The further you progress through the game the more interactions you’ll unlock and the clever use of these helps aid your progress as you either unleash a charm offensive to get people on your side, or conversely, make enemies of all and sundry. Similarly to both previous games it’s possible to play as a good or evil character and how you engage others throughout has a dramatic effect on their feelings towards you as well as your own visual manifestation.
The visuals of the game have also been heavily influenced by the fact that in this version of Albion, the industrial revolution is in full swing. So rather bizarrely you'll encounter monorails, artillery weapons and power-stations. The game also deals with the dark oppressive themes asociated with this period such as child labour, poverty and horrendous working conditions, but delivers them in that typical pantomine style that takes the hard edges off what would otherwise be a sombre and melancholic subject matter. This industrial revolution also has an impact on your inventory, with guns taking on a more prominent role. Pistols, shotguns and rifles are all present and correct with each giving you a choice to make between power vs. range.
What’s also refreshing is how the game often presents you with binary choices – do this or do that – but delivers them in such a way that’s it not always obvious which is the good choice and which the bad. For instance, early on you’ve to decide between killing a group of villagers or killing a single solitary love interest. Neither option is particularly heart-warming but which will benefit you the most?
And in addition to the already mentioned John Cleese, Fable III continues the tradition of hiring an ensemble cast with Stephen Fry, Zoe Wanamaker, Simon Pegg, Sir Ben Kingsley, Jonathan Ross and Jason Manford among the more recognizable voices you’ll encounter throughout the game. And while many games have featured renowned actors in the past, they’ve usually always been let down by an awful script. Thankfully the writing in Fable III is mostly excellent with genuinely laugh-out-loud funny moments prevalent throughout.
The game’s also at its best when it escapes from traditional gaming conventions and breaks that fabled fourth wall. One mission in particular involving medieval pen and paper RPG players is an extremely witty allegory of the processes of game development and is well worth hunting down. Another sees you dressing up in all manner of outlandish costumes as you take on the roles of various characters in a collection of scenes from a play. Each one poking fun at common videogame tropes while simultaneously rewarding you for taking the time to deviate from the main quest.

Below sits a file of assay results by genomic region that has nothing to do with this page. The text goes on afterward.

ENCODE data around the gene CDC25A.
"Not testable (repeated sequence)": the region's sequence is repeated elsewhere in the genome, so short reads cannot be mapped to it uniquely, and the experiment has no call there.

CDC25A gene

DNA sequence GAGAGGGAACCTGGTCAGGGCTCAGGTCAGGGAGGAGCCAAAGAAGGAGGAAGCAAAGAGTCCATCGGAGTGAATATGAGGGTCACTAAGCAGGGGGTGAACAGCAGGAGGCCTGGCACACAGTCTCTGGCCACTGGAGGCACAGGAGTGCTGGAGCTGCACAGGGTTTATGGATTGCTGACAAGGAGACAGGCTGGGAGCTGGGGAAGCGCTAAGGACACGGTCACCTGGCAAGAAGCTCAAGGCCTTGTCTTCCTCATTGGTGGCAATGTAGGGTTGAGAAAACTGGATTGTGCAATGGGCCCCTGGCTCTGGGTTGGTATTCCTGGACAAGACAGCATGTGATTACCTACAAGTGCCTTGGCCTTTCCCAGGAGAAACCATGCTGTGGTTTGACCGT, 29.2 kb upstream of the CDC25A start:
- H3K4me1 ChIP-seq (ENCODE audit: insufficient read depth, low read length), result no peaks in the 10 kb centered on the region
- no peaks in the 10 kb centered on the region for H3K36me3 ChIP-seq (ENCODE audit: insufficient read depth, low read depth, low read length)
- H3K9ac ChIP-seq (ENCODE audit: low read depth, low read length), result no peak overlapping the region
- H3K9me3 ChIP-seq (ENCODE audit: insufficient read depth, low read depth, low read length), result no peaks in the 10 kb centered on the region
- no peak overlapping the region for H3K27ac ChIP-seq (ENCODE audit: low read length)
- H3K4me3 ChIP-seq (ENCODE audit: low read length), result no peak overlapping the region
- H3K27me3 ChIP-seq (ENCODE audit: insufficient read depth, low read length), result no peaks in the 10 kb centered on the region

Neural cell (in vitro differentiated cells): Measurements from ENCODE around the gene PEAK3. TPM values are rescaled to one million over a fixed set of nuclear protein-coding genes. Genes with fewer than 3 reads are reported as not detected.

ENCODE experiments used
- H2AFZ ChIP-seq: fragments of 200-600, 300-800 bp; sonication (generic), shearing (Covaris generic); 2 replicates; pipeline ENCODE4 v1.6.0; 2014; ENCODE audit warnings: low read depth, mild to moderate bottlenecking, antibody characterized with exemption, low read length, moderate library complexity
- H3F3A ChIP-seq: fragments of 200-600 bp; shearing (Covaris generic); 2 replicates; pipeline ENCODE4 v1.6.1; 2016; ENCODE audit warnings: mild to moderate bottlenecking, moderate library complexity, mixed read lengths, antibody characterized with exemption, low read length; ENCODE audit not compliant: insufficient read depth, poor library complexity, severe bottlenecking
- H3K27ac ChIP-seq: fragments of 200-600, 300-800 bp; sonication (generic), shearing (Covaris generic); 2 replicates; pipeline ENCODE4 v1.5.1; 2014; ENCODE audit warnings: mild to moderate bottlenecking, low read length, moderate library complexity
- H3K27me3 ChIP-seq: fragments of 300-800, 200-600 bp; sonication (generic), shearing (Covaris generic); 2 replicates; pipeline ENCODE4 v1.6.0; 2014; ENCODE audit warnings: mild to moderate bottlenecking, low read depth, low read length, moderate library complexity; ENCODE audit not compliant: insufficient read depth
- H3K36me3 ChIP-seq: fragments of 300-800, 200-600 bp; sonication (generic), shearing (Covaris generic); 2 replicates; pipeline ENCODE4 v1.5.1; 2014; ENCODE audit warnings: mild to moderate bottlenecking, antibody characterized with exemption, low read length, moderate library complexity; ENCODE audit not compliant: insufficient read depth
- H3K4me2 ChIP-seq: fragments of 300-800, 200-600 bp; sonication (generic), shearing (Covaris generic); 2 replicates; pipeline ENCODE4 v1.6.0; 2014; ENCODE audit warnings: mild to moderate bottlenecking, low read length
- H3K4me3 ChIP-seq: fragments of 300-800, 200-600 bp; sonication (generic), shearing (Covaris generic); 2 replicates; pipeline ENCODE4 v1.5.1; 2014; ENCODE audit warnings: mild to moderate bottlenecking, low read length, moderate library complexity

But then this high quality writing is occasionally let down by numerous examples of typical RPG fodder including the obligatory and hideous fetch-quest, and it's this constant battle of really high quality moments running parallel with hideously low quality ones that make it difficult to come to a firm conclusion on either side of the fence.
To return to my opening salvo, if you played and enjoyed the previous games in the series then there’s plenty to here to love. It’s not revolutionary by any means but it’s consistently well written, engaging and full of depth. But the graphical shortcomings, including possibly the worst screen-tearing I’ve ever seen in an Xbox 360 game, regularly and negatively contribute towards the overall experience. Sure, installing the game to the hard-drive helps massively, but this should never be used an excuse for – like so many other games during this quarter – being rushed out of the door in order to maximise the profits of the pre-Christmas sales boom. The addition of a more polished Co-Op experience also gives you another reason to visit Albion, just don’t go in expecting the streets to be paved with gold.